Love it or hate it – Vitamin B12 may give the brain a boost
Trying to explain to someone outside of the UK or Australia and New Zealand what Marmite is can be a little tricky – the savoury spread has the consistency of tar and tastes like a mixture of salt and bark. However, there may be a big reason now to encourage those uninitiated to taste the yeasty spread and that is the potential vitamin B12 has to give the brain boost.
A new study by researchers from York University, presumably all big fans of the spread, found that the high concentration of vitamin B12 and glutamate in the product increases the levels of gamma-amino-butyric acid (GABA) chemicals in the brain. GABA chemicals are thought to protect the brain against neurological disorders.
The study tested a sample of 28 volunteers by randomly allocating them to either to take a teaspoon of marmite or of peanut butter as part of their everyday diet. The groups were then tested to judge their neurological response to the visual stimuli of flickering images.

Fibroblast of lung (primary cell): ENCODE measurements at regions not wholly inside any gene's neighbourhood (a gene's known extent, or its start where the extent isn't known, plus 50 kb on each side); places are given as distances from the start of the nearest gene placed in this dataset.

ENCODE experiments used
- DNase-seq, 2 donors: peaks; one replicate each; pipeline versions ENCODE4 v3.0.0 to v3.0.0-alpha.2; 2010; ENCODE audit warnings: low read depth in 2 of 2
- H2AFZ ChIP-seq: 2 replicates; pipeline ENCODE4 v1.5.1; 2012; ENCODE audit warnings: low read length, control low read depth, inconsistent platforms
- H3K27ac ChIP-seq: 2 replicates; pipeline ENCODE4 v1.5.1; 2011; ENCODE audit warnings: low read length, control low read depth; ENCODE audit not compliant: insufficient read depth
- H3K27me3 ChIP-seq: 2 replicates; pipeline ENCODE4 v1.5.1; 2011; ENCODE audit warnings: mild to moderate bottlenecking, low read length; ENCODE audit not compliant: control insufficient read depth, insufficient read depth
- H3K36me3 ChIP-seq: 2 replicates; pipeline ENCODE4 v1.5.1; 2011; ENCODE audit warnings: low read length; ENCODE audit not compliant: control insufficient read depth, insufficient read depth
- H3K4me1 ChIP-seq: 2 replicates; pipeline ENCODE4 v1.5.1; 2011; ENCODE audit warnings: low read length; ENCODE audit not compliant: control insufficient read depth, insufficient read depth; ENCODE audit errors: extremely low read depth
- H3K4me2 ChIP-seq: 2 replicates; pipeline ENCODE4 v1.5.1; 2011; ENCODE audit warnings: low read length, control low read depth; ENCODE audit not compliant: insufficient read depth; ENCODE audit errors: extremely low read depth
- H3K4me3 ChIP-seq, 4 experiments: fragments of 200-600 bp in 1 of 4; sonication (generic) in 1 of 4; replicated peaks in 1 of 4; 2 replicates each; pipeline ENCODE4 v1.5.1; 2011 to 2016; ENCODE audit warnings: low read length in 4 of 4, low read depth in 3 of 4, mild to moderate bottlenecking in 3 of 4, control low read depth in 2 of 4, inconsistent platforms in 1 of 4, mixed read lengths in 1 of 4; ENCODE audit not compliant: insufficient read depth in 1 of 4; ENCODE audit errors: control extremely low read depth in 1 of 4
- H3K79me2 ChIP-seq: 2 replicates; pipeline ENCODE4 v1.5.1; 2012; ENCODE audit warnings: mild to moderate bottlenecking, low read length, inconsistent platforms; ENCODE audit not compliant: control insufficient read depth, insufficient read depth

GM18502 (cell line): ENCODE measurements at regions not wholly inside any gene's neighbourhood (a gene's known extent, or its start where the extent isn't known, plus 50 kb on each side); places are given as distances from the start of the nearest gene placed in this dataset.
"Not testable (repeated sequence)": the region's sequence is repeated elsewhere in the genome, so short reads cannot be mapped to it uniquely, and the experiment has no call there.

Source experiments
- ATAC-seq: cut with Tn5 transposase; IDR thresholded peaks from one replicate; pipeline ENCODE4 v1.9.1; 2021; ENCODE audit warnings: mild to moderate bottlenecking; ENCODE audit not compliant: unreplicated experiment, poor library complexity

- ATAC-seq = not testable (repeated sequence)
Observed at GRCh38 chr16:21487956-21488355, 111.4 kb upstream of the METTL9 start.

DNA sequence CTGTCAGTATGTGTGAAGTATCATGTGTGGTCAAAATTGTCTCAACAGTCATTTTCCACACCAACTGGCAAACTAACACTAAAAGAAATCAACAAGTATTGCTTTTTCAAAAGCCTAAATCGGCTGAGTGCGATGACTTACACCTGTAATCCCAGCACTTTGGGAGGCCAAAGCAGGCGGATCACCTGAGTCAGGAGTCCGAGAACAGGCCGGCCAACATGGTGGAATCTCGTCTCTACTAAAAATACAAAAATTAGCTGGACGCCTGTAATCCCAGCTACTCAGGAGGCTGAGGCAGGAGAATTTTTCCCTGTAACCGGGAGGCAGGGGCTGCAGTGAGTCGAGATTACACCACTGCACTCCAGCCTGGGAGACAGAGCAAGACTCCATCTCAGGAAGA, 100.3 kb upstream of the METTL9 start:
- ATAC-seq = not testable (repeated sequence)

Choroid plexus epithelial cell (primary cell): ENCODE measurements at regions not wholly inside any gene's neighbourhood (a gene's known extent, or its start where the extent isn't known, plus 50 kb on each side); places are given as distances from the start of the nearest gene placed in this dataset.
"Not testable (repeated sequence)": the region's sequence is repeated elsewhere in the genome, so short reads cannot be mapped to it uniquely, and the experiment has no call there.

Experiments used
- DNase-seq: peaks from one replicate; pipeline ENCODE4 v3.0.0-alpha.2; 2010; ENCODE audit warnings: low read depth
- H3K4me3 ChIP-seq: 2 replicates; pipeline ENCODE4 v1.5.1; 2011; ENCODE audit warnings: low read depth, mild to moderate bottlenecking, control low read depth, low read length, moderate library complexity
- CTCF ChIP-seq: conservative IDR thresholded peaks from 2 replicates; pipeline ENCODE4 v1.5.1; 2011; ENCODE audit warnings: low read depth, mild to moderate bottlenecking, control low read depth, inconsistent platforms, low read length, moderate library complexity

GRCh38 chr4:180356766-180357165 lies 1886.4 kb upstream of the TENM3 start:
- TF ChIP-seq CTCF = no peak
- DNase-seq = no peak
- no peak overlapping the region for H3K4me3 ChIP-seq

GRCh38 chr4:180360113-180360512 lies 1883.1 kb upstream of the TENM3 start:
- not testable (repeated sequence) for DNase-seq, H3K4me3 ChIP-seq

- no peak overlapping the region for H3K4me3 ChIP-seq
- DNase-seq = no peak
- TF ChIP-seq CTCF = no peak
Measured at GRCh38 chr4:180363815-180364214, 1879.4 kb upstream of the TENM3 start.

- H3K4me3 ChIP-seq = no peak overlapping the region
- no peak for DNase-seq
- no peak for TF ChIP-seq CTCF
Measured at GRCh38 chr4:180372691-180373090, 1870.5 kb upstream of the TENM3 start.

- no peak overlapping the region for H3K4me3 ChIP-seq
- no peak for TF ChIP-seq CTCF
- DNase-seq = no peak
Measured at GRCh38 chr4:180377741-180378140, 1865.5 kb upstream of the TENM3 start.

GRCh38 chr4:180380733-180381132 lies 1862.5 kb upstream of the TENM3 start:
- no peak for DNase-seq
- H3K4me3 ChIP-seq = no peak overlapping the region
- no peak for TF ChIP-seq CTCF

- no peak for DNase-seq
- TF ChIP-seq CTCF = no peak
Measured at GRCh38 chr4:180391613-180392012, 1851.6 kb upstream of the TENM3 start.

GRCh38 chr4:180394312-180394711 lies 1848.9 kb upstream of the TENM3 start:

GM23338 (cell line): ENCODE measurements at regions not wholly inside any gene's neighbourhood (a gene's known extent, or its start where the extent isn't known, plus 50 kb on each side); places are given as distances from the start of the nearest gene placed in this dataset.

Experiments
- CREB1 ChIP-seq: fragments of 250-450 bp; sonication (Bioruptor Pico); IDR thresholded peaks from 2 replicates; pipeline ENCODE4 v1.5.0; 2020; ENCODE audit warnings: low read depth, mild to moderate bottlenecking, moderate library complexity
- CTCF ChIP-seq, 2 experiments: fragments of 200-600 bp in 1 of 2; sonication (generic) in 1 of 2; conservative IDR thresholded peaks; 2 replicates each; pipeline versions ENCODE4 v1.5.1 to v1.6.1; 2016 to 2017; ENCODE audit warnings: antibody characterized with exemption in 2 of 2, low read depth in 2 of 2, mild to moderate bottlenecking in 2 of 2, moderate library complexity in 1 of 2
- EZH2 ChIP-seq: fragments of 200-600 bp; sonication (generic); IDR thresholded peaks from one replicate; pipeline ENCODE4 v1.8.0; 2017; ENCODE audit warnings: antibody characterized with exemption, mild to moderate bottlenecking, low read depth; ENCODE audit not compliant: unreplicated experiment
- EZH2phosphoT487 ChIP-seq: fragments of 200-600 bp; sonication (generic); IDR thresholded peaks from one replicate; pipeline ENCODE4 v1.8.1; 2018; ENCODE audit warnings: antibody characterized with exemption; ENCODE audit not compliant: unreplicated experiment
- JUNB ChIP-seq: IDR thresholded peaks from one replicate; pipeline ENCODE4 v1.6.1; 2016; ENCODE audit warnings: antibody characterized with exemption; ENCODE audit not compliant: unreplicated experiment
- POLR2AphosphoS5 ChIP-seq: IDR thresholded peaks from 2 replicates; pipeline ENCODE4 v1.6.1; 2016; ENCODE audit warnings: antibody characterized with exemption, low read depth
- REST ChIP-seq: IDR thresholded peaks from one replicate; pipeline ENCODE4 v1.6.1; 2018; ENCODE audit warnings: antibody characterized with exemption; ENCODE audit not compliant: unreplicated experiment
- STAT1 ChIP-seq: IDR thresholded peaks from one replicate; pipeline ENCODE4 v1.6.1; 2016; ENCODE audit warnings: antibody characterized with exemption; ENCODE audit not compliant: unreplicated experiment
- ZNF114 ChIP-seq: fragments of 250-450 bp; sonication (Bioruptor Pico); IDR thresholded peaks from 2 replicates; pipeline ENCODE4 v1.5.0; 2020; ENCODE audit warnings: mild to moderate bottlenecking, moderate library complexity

The test measured the groups’ ability to estimate the difference in contrast between two wave forms. The volunteers were all aged in their twenties and none had epilepsy.
The results of the experiment found that the group that had consumed Marmite displayed a 30% reduction in neurological response to the stimulus compared with the control group. It is not known exactly what caused this reaction but GABA chemicals are known to act to dampen over-active brain cells, reducing symptoms of anxiety or fear. GABA activity is already harnessed in anti-anxiety drug benzodiazepine, which functions by bolstering GABA efficacy.
Research emerging last month has also suggested that children with lower levels of vitamin B12 struggled on cognitive tests. The tests included completing puzzles, recognising letters and interpreting other children’s feelings.
The major caveat to the research is that funding came from the Wellcome Trust and Leverhulme Trust. Leverhulme Trust was set up by the Lever Brothers, a company that later went onto become Unilever – the multinational company that produces Marmite. It should be taken with a handful of salt that research funded by the company that produces the product would find it beneficial for health. However, the findings into the impacts of vitamin B12 intake and the reaction of the brain could still provide a platform for further research.
It is not yet known whether the researchers will have to stand before an ethical committee after designing a study that encouraged the participants to eat a teaspoon of unadulterated Marmite.
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